As we as a church work toward LGBT justice in the United States, now is the time to support those beginning that journey in other countries.  Resolution A051 asks the Episcopal Church to do so by supporting LGBT advocacy in Africa.

In Uganda, Cameroon, Ivory Coast, Sierra Leone, Malawi, Zimbabwe and elsewhere, LGBT activists, both lay and ordained, lose their livelihoods and sometimes their lives for advocating justice and equal access to health care for LGBT citizens.

Bishop Christopher Senyonjo of Uganda was inhibited and stripped of his pension by the Anglican Church of Uganda for welcoming LGBT people at worship services and counseling sessions.

Activist David Kato of Uganda was murdered after his picture and that of Bishop Senyonjo was placed in a local tabloid under the heading “Hang Them.” The home of the Rev. Macdonald Sembereka of the Anglican Church in Malawi was firebombed because of his activism. Journalist Eric Lembembe of Cameroon was murdered for his activism. Attorney Michel Togué of Cameroon received death threats targeting his family because he accepts LGBT clients. Activist George Freeman and two colleagues in Sierra Leone fled to Spain after they were repeatedly attacked and threatened with death.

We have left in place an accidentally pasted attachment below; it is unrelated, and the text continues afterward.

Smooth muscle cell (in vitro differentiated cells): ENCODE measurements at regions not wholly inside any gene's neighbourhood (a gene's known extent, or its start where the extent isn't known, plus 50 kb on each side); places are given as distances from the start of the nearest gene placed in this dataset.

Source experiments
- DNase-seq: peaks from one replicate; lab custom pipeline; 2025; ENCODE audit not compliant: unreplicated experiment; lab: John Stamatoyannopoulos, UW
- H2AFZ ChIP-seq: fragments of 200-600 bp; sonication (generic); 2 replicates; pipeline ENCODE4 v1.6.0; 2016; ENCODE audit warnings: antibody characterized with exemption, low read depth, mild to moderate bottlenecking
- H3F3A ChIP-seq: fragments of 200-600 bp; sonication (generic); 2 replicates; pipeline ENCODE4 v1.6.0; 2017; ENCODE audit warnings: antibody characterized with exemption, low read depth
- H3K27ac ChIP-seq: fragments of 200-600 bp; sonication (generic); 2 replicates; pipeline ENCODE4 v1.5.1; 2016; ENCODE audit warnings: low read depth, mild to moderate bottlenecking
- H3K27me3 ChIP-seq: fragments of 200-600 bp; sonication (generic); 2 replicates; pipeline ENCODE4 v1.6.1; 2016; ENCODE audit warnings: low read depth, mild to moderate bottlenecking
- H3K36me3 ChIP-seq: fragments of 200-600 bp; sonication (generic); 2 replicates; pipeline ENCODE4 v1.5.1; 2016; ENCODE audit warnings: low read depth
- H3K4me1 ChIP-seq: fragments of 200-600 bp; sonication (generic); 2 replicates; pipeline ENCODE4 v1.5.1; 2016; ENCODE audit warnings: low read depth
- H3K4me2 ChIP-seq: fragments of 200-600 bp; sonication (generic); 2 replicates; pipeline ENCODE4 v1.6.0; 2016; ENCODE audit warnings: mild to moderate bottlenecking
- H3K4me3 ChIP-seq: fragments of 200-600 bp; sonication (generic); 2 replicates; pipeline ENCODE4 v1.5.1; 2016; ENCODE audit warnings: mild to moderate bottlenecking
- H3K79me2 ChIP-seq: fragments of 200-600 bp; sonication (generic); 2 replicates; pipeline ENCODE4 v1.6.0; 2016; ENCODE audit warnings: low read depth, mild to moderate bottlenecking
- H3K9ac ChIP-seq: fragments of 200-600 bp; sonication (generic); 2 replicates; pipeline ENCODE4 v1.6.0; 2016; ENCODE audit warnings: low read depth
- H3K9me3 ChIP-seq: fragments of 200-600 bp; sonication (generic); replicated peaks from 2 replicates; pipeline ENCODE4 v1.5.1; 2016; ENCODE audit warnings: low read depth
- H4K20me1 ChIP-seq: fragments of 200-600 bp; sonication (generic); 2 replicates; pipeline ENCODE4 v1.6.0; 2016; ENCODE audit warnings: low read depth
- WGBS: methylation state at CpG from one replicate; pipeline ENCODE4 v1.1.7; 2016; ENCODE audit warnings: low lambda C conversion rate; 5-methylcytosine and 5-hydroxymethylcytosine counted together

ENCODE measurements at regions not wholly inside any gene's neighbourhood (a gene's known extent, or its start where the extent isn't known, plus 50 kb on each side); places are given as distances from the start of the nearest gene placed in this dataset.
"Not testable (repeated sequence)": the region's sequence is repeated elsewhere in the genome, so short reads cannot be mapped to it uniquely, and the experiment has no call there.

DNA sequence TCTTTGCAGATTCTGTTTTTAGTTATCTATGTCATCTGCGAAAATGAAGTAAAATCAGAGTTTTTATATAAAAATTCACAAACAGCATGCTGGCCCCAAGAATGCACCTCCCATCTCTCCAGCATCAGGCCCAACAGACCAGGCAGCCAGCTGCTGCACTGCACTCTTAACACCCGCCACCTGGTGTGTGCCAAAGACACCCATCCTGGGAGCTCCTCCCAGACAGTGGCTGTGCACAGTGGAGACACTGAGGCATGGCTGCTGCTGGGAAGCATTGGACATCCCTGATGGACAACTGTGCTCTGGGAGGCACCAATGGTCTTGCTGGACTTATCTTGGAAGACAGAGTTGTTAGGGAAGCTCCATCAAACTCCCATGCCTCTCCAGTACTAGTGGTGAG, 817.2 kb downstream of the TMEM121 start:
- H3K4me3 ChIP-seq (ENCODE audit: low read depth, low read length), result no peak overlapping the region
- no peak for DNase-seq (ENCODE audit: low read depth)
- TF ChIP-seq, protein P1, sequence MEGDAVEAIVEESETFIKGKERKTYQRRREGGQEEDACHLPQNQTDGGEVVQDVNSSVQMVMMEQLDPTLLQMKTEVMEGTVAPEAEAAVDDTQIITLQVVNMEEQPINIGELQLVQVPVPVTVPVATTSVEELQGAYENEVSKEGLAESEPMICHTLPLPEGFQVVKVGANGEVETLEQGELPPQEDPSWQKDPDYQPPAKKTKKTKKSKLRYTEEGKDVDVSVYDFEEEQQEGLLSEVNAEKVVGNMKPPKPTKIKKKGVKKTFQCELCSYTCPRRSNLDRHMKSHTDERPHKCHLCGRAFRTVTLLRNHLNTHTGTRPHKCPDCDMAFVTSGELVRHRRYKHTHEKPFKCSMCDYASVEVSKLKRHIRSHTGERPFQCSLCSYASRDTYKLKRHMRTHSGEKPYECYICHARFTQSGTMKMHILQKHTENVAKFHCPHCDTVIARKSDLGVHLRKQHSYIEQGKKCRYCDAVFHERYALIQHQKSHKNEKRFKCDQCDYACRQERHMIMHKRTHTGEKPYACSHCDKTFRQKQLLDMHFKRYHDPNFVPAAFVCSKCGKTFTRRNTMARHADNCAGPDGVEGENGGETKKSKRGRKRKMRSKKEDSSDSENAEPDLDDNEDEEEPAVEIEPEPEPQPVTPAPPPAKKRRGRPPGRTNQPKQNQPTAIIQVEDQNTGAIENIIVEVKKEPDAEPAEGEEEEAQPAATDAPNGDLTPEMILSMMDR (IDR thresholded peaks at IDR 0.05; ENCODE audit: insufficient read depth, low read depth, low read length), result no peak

Police raids and mob attacks are facts of life for LGBT rights organizations. Recent targets have included Gays and Lesbians of Zimbabwe, Alternatives-Ivory Coast, and the Cameroonian groups Alternatives- Cameroun, CAMFAIDS and CAMEF, whose leader fled to the United Kingdom for safety.

Yet many African activists bravely continue their work, and many rely on their faith to give them strength to do so. That was evident in Kenya in 2014, when a discussion of the Bible’s “clobber passages” – often cited by anti-LGBT conservatives – was one of the most popular sessions at a secular conference for African activists. Dozens of Anglicans, former Anglicans, evangelicals, Roman Catholics and Muslims crowded into the room and were told the destruction of Sodom and Gomorrah is a story about lack of hospitality, not about homosexuality.

In this context, the Rev. Sembereka, among others, calls for the adoption of Resolution A051 to encourage the church “to stand with the downtrodden” and to move forward, away from sins of commission and omission of the past and present.  The resolution, he says, “has my support as one of the clergy who feel unsupported even by progressive Episcopal churches and clergy.”

- Colin Stewart, Erasing 76 Crimes (


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